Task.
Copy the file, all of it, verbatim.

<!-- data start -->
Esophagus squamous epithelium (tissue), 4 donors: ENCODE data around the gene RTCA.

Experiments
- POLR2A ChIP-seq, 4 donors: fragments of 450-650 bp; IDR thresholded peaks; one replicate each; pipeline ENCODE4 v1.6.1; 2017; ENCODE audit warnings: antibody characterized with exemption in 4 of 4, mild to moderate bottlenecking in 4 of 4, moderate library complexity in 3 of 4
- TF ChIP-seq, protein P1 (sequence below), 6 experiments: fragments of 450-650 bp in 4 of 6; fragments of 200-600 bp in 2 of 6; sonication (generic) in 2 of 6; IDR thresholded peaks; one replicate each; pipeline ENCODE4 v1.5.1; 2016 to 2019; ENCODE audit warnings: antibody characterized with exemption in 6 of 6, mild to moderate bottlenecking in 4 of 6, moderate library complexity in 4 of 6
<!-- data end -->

Esophagus squamous epithelium (tissue), 4 donors: ENCODE data around the gene RTCA.

Experiments
- POLR2A ChIP-seq, 4 donors: fragments of 450-650 bp; IDR thresholded peaks; one replicate each; pipeline ENCODE4 v1.6.1; 2017; ENCODE audit warnings: antibody characterized with exemption in 4 of 4, mild to moderate bottlenecking in 4 of 4, moderate library complexity in 3 of 4
- TF ChIP-seq, protein P1 (sequence below), 6 experiments: fragments of 450-650 bp in 4 of 6; fragments of 200-600 bp in 2 of 6; sonication (generic) in 2 of 6; IDR thresholded peaks; one replicate each; pipeline ENCODE4 v1.5.1; 2016 to 2019; ENCODE audit warnings: antibody characterized with exemption in 6 of 6, mild to moderate bottlenecking in 4 of 6, moderate library complexity in 4 of 6